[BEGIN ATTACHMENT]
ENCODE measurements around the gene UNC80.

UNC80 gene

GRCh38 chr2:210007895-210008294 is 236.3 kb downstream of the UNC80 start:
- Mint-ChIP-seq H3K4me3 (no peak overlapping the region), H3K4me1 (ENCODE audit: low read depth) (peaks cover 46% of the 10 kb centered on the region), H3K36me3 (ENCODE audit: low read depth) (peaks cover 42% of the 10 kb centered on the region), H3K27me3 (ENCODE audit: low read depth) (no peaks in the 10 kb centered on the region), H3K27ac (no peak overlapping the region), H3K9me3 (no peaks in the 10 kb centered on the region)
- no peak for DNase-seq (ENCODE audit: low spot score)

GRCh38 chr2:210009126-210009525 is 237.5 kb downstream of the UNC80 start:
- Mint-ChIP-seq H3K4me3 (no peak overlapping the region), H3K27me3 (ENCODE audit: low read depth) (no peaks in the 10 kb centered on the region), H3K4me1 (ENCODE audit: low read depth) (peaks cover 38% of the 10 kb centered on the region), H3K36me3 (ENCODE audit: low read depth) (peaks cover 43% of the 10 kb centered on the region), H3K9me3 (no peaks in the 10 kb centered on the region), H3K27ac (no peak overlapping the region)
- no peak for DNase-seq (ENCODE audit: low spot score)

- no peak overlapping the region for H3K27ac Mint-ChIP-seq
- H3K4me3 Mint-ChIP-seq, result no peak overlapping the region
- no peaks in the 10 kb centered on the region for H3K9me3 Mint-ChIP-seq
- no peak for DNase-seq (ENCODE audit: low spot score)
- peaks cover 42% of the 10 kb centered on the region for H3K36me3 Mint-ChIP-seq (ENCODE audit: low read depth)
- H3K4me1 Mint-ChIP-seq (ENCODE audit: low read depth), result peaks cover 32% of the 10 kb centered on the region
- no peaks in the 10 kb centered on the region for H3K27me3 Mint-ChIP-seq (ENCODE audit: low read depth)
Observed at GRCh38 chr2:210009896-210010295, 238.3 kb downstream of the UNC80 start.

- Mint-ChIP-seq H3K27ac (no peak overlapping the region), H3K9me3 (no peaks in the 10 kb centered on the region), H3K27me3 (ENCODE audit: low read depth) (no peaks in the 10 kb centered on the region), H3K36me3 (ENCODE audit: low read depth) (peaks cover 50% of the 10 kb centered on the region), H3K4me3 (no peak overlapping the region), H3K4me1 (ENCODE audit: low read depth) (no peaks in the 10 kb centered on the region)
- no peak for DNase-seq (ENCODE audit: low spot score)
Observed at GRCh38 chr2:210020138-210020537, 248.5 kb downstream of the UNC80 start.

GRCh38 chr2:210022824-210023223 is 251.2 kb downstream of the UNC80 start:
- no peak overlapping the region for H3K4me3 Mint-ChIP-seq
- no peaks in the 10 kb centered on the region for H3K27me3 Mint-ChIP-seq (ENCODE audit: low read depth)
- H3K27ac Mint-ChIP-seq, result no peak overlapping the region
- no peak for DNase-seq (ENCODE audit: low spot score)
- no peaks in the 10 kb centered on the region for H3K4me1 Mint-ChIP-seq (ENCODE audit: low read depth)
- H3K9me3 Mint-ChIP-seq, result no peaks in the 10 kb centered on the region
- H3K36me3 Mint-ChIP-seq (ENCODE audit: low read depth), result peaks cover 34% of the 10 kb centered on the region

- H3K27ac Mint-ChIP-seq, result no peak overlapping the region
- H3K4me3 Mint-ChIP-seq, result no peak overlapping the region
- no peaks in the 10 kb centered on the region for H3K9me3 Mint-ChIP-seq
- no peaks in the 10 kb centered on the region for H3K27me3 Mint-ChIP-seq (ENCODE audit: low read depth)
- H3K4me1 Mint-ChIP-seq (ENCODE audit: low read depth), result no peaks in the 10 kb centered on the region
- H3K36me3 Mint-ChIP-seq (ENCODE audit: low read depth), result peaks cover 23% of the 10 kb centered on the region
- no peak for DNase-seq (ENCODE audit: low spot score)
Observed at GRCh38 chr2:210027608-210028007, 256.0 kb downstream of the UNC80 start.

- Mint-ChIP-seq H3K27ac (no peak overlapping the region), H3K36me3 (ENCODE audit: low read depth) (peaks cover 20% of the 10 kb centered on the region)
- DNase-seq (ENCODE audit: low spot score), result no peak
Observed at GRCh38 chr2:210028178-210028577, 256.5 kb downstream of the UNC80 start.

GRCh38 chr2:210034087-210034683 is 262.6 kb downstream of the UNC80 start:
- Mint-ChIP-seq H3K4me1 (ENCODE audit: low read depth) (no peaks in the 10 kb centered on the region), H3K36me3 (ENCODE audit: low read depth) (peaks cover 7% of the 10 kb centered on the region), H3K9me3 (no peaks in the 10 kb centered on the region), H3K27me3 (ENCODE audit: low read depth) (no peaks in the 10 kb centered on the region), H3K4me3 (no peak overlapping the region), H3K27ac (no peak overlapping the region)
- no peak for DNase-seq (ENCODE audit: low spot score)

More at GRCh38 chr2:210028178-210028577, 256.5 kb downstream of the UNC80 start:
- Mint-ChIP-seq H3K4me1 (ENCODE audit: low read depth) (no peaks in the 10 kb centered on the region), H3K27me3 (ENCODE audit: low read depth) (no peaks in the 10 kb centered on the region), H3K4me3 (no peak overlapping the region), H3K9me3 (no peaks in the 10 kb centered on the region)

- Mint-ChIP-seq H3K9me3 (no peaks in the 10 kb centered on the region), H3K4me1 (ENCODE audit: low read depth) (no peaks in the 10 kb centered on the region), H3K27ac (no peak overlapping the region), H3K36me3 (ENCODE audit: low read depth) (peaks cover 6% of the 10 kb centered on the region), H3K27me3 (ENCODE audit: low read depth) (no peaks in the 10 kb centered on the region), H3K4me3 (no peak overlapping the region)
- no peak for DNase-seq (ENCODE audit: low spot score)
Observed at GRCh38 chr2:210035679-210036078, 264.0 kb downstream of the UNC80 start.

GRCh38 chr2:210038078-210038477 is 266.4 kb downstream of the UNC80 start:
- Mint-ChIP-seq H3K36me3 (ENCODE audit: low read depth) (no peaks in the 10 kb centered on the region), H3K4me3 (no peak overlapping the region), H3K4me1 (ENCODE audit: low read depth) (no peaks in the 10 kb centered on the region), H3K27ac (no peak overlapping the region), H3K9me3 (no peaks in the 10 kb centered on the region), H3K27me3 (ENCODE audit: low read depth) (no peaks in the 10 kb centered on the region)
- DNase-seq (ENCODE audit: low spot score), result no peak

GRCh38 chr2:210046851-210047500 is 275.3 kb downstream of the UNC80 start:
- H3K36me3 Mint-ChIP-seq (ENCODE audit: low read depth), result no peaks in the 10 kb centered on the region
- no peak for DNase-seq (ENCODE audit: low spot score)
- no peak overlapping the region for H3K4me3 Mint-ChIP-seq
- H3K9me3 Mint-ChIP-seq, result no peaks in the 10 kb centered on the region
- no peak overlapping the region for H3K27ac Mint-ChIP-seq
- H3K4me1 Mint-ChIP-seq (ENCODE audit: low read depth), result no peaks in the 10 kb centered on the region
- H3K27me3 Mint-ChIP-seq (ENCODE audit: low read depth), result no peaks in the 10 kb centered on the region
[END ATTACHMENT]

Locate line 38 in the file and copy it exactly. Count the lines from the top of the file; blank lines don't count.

Observed at GRCh38 chr2:210028178-210028577, 256.5 kb downstream of the UNC80 start.